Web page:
Uber might not be playing ball in New York, but the company has started sharing its ride data with the city of Boston. It’s the first time it’s ever opened up to a city this way.
Uber is sharing general, anonymous info for rides that start or end in the city, including their times, durations and locations derived from zip codes. The hope is it will help cut down on traffic snarls and inform the city’s traffic policy.
This is the same company New York City cracked down on just a week ago. Officials suspended all but one of Uber’s dispatch bases when the company refused to share ride information with the NYC’s Taxi and Limousine Commission, or TLC. (Video via Fox Business)
The move hasn’t shut down operations in the city, but a TLC rep told Newsweek, “When Uber initially came into this market, they enthusiastically committed to providing this data, and it is unfortunate that they have reneged on that commitment."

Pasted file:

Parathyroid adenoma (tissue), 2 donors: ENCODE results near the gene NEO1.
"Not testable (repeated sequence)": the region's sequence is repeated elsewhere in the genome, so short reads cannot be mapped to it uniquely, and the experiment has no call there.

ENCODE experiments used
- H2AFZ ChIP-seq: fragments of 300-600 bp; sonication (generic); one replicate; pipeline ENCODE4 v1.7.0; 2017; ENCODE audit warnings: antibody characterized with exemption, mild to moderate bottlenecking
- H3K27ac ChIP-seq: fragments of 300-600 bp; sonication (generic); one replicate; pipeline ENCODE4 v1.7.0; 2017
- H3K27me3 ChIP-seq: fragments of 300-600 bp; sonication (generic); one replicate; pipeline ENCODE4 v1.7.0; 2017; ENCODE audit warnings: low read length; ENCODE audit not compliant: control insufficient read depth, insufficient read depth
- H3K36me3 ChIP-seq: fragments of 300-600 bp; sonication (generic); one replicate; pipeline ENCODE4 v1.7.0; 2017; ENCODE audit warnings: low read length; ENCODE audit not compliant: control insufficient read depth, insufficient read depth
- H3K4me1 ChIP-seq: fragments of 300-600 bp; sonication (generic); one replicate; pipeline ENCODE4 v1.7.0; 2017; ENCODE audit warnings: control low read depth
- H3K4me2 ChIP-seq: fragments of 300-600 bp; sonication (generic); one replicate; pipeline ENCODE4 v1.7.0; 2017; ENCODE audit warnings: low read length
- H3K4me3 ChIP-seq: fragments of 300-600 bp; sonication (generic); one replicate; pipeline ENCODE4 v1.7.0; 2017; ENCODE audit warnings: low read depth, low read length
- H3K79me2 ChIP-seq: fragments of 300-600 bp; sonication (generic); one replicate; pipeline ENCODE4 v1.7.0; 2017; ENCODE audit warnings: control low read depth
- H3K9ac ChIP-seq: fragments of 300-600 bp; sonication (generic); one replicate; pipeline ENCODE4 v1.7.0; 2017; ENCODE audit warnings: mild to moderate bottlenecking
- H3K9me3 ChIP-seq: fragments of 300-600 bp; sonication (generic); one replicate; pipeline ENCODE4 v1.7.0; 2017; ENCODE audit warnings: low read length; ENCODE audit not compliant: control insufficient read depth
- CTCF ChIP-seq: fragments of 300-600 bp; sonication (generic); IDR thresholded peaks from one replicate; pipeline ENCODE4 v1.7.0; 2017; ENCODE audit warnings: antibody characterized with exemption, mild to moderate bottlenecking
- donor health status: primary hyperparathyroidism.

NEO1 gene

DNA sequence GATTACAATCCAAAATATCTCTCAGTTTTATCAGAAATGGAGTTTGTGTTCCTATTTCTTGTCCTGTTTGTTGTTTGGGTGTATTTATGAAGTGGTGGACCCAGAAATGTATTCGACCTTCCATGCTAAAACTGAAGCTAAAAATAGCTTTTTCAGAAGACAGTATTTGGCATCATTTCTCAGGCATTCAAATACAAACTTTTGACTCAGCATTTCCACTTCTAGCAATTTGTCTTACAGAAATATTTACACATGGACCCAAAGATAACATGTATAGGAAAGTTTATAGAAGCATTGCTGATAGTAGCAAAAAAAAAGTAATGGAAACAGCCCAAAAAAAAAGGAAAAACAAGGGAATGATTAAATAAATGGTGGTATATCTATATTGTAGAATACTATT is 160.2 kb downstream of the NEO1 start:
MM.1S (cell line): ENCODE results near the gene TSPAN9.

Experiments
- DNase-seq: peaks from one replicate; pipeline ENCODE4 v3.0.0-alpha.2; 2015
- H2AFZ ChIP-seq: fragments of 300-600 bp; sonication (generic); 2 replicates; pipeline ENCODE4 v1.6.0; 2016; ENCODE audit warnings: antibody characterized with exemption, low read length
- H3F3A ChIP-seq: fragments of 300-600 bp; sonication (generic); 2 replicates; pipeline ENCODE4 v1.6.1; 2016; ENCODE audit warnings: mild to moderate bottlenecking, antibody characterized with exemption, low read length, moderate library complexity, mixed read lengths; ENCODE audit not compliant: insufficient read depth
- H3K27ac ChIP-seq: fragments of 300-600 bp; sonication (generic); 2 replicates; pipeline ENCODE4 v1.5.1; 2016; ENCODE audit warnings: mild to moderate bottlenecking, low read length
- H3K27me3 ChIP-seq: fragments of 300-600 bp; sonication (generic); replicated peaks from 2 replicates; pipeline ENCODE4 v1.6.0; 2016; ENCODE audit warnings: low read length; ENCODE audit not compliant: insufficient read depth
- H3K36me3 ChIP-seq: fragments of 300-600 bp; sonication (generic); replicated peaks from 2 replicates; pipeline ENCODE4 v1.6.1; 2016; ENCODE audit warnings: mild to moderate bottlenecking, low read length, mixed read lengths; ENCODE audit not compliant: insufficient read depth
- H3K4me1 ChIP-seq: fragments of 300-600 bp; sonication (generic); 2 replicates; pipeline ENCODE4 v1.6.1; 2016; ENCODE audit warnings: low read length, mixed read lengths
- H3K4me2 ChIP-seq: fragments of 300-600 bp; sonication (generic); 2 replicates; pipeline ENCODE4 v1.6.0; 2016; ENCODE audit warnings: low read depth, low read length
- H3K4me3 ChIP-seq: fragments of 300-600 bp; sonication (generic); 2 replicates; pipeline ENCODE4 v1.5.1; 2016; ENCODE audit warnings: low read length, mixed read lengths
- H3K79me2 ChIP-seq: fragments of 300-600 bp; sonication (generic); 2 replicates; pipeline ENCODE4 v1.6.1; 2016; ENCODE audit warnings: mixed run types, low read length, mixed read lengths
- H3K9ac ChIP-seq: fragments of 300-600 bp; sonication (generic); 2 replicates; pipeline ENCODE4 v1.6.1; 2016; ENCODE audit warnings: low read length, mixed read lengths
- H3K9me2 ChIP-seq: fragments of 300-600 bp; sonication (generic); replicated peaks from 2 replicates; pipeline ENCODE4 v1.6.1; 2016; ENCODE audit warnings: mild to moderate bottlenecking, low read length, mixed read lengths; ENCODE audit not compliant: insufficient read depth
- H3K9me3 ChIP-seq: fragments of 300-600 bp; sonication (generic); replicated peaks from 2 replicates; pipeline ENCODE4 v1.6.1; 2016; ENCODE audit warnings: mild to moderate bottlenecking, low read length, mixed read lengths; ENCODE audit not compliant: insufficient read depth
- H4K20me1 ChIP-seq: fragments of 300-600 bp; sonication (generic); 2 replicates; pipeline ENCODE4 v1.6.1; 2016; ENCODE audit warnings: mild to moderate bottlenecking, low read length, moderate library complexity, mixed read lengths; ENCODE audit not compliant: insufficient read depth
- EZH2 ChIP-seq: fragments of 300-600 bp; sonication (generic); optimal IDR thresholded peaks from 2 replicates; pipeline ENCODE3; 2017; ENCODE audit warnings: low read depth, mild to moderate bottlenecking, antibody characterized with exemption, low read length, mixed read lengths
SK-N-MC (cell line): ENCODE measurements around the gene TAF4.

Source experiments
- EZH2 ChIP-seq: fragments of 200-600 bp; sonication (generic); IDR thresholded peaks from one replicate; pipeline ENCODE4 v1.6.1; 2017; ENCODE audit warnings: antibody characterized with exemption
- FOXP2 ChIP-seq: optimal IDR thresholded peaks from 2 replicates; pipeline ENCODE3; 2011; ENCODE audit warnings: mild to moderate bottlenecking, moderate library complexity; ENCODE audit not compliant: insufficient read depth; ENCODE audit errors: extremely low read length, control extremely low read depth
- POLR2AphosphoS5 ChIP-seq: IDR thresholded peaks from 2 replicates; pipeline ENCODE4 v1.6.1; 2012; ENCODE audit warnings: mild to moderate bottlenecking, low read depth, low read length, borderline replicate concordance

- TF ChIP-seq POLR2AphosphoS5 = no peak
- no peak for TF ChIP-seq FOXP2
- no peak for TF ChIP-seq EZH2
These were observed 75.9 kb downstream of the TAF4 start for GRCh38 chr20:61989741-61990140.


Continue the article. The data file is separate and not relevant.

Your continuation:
Some critics — including the Taxicab, Limousine and Paratransit Association — put it more bluntly.
GeekWire quotes a spokesperson: “Uber shared its data with Boston to get what it wants: special rules to operate there.”
An Uber rep told The Wall Street Journal the company intends to make this anonymized data available for any city that requests it, nationwide. It’s still “in talks” in New York City, though.
But there’s a balance that needs striking to protect privacy of Uber riders. Senator Al Franken has taken Uber to task for its granular ride-tracking abilities in the past. (Video via Bloomberg)
And The Verge wonders if anonymizing data to the zip code level will be enough to keep rides and riders private.
Boston officials say the first set of Uber data is expected in two weeks.